As you may have discovered by now, I feel that most any object can be a learning tool for preschoolers. Even a humble toy wagon is filled with potential. Wagons can help teach your child “opposites”, “problem solving”. “math skills”, and much, much more.
Art Skills – You can help your child develop creativity by decorating a wagon for a parade, or he can learn about colors while picking up colored items to place in his wagon.
Language Skills – Wagons are great for teaching concepts such as “in and out” or “push and pull”, or for searching for certain items that begin with a particular letter to put in the wagon.
Math Skills – Adding and subtracting objects from a wagon teaches important math skills.
Creative Dramatic Skills – Wagons can help with pretending, they can quickly become cars, trains or even covered wagons.
Coordination Skills – Wagons make a perfect target for tossing games, thus helping your child develop their large muscle skills.
Imagination Skills – Encourage your child to help you make up stories while you take her for a wagon ride.
Science Skills – Help your child discover why it is easier to use a wagon to haul a box of books vs. carrying them or using other means. You will be teaching beginning physics.
Writing Skills – Making signs and tickets for wagon play can help your child develop beginning writing skills.
Social Skills – What better way to learn to get along with others, than taking turns giving wagon rides.
MAXIMIZING TEACHING MOMENTS
How we solve problems throughout our lives depends largely on how many guided opportunities we were given as a child to figure things out for ourselves. As your preschool child goes about her day, look for situations where you can encourage her to help you solve a problem.
Example: You have a pile of dirt on one side of your yard and you need it on the other side for your flowerbeds. Ask your child for help. Suggest rather stupid things at first such as, using spoons, or filling up a box. Try to get your child to suggest you try a wheel barrel or wagon to transport the dirt across the yard.
Below are some fun and educational activities to do with your child utilizing a toy wagon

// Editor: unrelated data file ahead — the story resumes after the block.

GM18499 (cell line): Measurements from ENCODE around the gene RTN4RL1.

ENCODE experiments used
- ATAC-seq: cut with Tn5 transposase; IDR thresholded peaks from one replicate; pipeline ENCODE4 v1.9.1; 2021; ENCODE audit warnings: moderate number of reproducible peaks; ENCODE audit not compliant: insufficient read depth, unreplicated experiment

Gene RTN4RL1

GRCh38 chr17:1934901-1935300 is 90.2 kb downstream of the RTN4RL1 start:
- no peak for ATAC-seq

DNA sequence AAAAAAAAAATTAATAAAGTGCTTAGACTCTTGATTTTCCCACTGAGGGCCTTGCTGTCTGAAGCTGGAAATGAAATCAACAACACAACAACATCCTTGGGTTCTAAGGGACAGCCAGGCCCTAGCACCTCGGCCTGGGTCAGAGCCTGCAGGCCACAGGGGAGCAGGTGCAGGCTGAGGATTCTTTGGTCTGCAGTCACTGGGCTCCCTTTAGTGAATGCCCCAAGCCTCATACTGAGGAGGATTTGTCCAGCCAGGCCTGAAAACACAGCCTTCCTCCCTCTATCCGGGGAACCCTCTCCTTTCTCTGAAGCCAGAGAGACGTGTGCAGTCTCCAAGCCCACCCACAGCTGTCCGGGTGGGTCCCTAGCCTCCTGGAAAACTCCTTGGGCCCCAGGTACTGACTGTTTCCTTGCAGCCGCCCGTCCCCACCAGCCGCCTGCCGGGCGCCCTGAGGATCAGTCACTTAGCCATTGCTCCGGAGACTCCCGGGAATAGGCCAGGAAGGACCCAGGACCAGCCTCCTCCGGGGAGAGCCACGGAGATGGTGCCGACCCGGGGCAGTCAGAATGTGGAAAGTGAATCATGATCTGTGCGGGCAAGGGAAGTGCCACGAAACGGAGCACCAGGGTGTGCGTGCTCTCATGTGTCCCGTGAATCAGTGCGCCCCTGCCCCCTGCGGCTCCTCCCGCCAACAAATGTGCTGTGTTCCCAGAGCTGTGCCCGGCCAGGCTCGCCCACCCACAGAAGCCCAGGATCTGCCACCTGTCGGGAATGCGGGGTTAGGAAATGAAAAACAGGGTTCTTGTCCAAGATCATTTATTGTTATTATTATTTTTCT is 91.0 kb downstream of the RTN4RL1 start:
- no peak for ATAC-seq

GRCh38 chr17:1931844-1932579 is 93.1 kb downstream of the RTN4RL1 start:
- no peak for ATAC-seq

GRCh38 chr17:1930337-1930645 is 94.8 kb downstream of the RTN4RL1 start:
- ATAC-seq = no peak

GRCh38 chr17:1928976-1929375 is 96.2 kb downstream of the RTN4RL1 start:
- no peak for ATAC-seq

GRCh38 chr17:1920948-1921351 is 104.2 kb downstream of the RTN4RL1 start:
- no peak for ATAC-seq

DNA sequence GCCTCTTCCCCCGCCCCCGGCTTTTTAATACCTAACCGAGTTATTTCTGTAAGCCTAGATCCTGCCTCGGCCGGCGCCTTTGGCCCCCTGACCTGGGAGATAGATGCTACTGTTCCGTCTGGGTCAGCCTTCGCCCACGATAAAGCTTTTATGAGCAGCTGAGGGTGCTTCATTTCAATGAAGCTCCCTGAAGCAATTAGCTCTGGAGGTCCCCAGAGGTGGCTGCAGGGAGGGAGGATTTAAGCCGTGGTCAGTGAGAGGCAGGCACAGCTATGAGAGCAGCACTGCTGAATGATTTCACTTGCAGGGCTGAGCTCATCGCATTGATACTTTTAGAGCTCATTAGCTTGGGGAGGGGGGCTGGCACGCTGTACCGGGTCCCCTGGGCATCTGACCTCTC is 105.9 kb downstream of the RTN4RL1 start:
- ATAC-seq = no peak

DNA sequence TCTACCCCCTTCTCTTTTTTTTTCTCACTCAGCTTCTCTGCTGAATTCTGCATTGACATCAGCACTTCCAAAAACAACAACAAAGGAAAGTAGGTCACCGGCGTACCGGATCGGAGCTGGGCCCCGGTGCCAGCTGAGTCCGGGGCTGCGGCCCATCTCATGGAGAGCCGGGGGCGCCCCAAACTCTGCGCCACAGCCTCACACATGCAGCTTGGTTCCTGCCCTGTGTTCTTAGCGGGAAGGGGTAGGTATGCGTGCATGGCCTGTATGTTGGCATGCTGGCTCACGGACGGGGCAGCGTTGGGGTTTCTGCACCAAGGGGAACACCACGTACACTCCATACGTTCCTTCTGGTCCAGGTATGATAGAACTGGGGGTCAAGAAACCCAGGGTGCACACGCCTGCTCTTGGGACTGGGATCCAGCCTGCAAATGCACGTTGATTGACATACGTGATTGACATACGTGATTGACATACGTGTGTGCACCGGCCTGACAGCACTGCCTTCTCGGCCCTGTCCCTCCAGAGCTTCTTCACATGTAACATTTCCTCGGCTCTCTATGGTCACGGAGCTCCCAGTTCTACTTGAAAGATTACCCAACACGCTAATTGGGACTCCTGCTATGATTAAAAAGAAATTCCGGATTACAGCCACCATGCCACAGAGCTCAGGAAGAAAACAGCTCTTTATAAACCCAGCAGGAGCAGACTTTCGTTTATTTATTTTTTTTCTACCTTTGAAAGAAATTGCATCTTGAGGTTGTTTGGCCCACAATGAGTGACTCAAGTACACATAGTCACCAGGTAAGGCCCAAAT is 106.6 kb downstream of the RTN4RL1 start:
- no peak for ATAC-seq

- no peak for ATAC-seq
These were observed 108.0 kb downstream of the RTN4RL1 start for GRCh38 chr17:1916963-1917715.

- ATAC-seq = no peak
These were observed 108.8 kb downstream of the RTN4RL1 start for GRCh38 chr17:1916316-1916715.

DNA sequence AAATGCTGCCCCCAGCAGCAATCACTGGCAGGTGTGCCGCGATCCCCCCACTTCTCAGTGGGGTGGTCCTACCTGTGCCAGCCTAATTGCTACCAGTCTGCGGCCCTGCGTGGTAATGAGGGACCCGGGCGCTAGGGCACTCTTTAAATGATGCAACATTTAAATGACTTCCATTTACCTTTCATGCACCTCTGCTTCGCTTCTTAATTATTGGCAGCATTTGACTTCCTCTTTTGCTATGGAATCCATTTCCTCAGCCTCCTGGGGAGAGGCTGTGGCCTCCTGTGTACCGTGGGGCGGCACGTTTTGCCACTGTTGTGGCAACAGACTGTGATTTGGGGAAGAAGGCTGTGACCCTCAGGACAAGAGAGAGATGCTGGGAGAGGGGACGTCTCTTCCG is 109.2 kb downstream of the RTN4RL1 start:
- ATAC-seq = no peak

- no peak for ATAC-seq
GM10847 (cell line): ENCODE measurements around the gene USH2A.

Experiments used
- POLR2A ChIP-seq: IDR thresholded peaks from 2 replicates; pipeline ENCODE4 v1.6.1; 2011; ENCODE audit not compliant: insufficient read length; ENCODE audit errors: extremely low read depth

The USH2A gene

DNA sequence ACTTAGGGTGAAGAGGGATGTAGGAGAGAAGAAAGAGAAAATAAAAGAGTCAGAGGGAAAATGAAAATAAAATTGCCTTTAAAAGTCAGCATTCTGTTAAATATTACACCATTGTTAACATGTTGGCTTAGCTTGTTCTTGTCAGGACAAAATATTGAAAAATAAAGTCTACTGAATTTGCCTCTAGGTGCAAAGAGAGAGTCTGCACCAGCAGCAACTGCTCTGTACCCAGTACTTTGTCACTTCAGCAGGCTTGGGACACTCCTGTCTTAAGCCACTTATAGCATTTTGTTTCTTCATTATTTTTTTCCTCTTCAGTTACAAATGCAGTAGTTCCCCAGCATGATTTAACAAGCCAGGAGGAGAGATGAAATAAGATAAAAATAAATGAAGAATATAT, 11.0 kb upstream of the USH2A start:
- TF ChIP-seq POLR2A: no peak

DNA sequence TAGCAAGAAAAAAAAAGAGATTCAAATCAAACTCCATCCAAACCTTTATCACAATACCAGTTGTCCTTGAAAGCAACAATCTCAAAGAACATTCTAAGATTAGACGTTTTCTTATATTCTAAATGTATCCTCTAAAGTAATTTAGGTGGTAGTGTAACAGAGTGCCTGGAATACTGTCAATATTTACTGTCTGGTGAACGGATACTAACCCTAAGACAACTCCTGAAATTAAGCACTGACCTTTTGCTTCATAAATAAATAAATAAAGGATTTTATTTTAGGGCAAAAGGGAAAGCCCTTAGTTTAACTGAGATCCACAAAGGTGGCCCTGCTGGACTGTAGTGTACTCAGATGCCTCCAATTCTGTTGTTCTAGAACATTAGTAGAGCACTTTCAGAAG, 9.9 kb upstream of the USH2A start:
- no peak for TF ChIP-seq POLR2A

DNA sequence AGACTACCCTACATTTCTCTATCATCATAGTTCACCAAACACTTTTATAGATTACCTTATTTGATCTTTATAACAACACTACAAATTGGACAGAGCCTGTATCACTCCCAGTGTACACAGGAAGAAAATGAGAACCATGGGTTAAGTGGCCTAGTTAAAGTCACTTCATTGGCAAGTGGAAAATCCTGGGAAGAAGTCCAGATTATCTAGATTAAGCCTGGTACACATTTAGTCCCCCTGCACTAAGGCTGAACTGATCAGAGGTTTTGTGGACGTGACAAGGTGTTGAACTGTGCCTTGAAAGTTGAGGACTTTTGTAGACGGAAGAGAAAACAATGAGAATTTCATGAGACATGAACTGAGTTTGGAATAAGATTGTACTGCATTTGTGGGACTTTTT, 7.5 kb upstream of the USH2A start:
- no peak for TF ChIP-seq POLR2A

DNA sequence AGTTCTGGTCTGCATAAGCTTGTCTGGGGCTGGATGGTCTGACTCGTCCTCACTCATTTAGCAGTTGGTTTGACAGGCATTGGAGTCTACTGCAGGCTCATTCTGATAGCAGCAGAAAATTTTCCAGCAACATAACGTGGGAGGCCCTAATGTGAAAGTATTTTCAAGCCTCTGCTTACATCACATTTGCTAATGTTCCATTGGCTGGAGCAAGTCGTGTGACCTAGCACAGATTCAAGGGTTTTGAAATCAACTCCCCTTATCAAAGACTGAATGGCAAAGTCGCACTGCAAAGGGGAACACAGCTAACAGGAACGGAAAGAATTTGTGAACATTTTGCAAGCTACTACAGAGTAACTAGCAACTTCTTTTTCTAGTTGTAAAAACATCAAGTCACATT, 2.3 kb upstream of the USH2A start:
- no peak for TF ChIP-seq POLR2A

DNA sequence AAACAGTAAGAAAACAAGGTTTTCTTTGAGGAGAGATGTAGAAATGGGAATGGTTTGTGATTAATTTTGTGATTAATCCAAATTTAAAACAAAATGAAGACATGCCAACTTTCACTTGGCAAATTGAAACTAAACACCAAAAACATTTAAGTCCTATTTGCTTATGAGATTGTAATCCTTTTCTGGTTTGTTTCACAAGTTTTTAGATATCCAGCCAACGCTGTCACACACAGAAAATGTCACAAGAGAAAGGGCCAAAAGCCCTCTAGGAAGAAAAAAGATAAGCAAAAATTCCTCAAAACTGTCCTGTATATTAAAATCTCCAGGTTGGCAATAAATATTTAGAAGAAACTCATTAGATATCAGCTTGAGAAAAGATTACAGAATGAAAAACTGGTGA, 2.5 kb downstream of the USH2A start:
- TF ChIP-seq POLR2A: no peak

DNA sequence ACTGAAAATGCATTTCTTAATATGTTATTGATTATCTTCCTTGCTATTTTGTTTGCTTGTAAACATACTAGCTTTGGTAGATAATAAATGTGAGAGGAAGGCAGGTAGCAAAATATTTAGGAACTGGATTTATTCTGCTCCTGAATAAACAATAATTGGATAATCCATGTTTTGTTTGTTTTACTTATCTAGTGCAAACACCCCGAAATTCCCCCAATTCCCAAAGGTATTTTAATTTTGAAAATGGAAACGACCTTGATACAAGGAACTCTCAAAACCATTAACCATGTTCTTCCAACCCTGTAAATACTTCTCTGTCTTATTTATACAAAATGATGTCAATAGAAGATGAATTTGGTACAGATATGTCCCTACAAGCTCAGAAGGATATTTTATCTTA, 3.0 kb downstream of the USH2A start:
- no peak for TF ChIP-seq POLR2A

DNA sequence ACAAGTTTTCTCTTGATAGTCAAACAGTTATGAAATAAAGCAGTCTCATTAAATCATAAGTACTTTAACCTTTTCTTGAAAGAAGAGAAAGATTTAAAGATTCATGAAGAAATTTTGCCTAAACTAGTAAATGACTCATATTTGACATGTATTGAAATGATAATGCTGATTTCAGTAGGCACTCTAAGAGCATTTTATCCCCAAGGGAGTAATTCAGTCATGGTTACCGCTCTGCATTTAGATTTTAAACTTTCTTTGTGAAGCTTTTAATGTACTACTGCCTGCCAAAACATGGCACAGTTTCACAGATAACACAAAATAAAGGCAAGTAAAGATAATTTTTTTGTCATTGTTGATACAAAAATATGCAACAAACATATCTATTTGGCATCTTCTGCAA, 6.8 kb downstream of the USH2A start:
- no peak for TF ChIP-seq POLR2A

Invite your child and a few of her friends to decorate their wagons. Provide them with; tape, crepe paper strips, flowers (fake or real), paper and marking pens. When the wagons are decorated, have your child and her friends fill their wagons with stuffed animals and have a parade around the yard or down the sidewalk.
When your child is playing with a wagon, is a good time to exphasize words such as opposites. Try to use words like “in and out”, “push and pull”. “over and under”, “fast and slow”. Emphasizing words when they have specific meaning for your child is the best time for vocabulary building.
Play a game with your child. You will need a small wagon and a die. Take turns with your child rolling a die. Then count the dots and place that many objects into the wagon and then give the objects a ride around the room. Count with your child as the objects are placed in the wagon and also as they are removed.
Set out some props and dress-up clothes. Encourage your child to dress up and to incorporate the wagon into her play. Such as:
|a fire hat, garden hose and some big boots.
|a Santa’s cap, a large bag and some toys.
|a cowboy hat, some rope and some beef jerky.
| a flashlight, blanket and a storybook.
|a Dr.’s bag, some bandages and a toy doll.
As your child plays with his wagon, look for opportunities to incorporate reading and writing into the play. Does your child need a sign for his vehicle? Is his wagon a train today? Does he need tickets? Is his wagon a shopping cart? Does he need a store sign? Help him make signs, tickets or whatever he needs to enrich his play.
Take your child on a wagon ride around the neighborhood. Choose a color and see how many things you can find that are that color. When you tire of looking for colors, look for shapes in the objects around you.
What better container than a wagon to use for tossing games. Set out some bean bags or rolled up paper balls and let your child practice tossing them into the wagon. As they get good one distance, move the wagon a bit further away. Young children need lots of practice using their large muscles for coordination.
Learning isolated letters has very little meaning to young children. However, you can indirectly introduce your child to letters and letter sounds by making a game of it. Introduce the “w” sound to your child with the help of a wagon. Tell your child you are only going to put into your wagon things that start with the same sound as the word wagon. Set out 10 items, five that start with “w” and five that do not. Suggested items: whistle, wheel, water, toy whale and a watch. Pull the wagon past the items, saying their name and the words wagon. Let your child help you decide which object to put into the wagon.